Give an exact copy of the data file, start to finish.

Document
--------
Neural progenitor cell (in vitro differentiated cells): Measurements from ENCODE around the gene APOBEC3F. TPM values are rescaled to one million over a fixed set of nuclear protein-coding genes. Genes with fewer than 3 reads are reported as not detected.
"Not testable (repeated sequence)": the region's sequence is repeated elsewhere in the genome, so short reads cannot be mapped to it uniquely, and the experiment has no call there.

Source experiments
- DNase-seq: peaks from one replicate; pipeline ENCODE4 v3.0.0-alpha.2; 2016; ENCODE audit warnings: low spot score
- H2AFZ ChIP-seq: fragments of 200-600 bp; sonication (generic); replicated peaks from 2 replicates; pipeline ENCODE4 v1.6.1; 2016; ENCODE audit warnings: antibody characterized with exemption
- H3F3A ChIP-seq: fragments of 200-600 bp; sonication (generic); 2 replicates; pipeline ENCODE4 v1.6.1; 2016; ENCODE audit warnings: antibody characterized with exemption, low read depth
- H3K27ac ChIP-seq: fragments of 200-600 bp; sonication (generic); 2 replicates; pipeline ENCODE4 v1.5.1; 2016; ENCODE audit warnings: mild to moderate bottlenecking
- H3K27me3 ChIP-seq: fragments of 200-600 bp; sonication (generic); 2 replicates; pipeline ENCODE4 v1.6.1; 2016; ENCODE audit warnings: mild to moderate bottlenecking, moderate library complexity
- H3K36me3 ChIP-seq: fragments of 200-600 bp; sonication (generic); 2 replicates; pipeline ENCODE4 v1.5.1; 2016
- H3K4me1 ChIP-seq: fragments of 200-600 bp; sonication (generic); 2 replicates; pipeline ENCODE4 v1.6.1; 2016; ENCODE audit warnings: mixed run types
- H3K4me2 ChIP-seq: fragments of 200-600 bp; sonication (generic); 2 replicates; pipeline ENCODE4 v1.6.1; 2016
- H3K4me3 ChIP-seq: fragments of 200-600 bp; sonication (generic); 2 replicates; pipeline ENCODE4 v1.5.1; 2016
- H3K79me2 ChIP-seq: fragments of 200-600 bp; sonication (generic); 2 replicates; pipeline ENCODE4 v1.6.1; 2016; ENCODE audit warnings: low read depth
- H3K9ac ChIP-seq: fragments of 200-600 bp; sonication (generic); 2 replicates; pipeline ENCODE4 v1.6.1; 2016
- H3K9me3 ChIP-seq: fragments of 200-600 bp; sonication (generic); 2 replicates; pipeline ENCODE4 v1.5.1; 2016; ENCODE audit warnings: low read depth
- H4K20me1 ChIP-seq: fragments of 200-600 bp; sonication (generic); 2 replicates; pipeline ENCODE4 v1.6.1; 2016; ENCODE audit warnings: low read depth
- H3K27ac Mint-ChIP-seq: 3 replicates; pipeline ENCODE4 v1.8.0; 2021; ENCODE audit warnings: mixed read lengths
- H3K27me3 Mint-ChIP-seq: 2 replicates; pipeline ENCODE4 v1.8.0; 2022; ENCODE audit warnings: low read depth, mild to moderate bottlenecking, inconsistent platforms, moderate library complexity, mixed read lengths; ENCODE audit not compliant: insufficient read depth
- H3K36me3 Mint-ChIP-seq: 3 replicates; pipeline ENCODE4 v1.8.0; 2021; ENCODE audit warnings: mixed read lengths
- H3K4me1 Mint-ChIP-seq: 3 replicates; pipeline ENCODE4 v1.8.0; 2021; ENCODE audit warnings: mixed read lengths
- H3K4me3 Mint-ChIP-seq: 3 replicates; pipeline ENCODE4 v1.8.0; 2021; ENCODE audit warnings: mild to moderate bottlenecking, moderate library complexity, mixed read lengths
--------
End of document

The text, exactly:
Neural progenitor cell (in vitro differentiated cells): Measurements from ENCODE around the gene APOBEC3F. TPM values are rescaled to one million over a fixed set of nuclear protein-coding genes. Genes with fewer than 3 reads are reported as not detected.
"Not testable (repeated sequence)": the region's sequence is repeated elsewhere in the genome, so short reads cannot be mapped to it uniquely, and the experiment has no call there.

Source experiments
- DNase-seq: peaks from one replicate; pipeline ENCODE4 v3.0.0-alpha.2; 2016; ENCODE audit warnings: low spot score
- H2AFZ ChIP-seq: fragments of 200-600 bp; sonication (generic); replicated peaks from 2 replicates; pipeline ENCODE4 v1.6.1; 2016; ENCODE audit warnings: antibody characterized with exemption
- H3F3A ChIP-seq: fragments of 200-600 bp; sonication (generic); 2 replicates; pipeline ENCODE4 v1.6.1; 2016; ENCODE audit warnings: antibody characterized with exemption, low read depth
- H3K27ac ChIP-seq: fragments of 200-600 bp; sonication (generic); 2 replicates; pipeline ENCODE4 v1.5.1; 2016; ENCODE audit warnings: mild to moderate bottlenecking
- H3K27me3 ChIP-seq: fragments of 200-600 bp; sonication (generic); 2 replicates; pipeline ENCODE4 v1.6.1; 2016; ENCODE audit warnings: mild to moderate bottlenecking, moderate library complexity
- H3K36me3 ChIP-seq: fragments of 200-600 bp; sonication (generic); 2 replicates; pipeline ENCODE4 v1.5.1; 2016
- H3K4me1 ChIP-seq: fragments of 200-600 bp; sonication (generic); 2 replicates; pipeline ENCODE4 v1.6.1; 2016; ENCODE audit warnings: mixed run types
- H3K4me2 ChIP-seq: fragments of 200-600 bp; sonication (generic); 2 replicates; pipeline ENCODE4 v1.6.1; 2016
- H3K4me3 ChIP-seq: fragments of 200-600 bp; sonication (generic); 2 replicates; pipeline ENCODE4 v1.5.1; 2016
- H3K79me2 ChIP-seq: fragments of 200-600 bp; sonication (generic); 2 replicates; pipeline ENCODE4 v1.6.1; 2016; ENCODE audit warnings: low read depth
- H3K9ac ChIP-seq: fragments of 200-600 bp; sonication (generic); 2 replicates; pipeline ENCODE4 v1.6.1; 2016
- H3K9me3 ChIP-seq: fragments of 200-600 bp; sonication (generic); 2 replicates; pipeline ENCODE4 v1.5.1; 2016; ENCODE audit warnings: low read depth
- H4K20me1 ChIP-seq: fragments of 200-600 bp; sonication (generic); 2 replicates; pipeline ENCODE4 v1.6.1; 2016; ENCODE audit warnings: low read depth
- H3K27ac Mint-ChIP-seq: 3 replicates; pipeline ENCODE4 v1.8.0; 2021; ENCODE audit warnings: mixed read lengths
- H3K27me3 Mint-ChIP-seq: 2 replicates; pipeline ENCODE4 v1.8.0; 2022; ENCODE audit warnings: low read depth, mild to moderate bottlenecking, inconsistent platforms, moderate library complexity, mixed read lengths; ENCODE audit not compliant: insufficient read depth
- H3K36me3 Mint-ChIP-seq: 3 replicates; pipeline ENCODE4 v1.8.0; 2021; ENCODE audit warnings: mixed read lengths
- H3K4me1 Mint-ChIP-seq: 3 replicates; pipeline ENCODE4 v1.8.0; 2021; ENCODE audit warnings: mixed read lengths
- H3K4me3 Mint-ChIP-seq: 3 replicates; pipeline ENCODE4 v1.8.0; 2021; ENCODE audit warnings: mild to moderate bottlenecking, moderate library complexity, mixed read lengths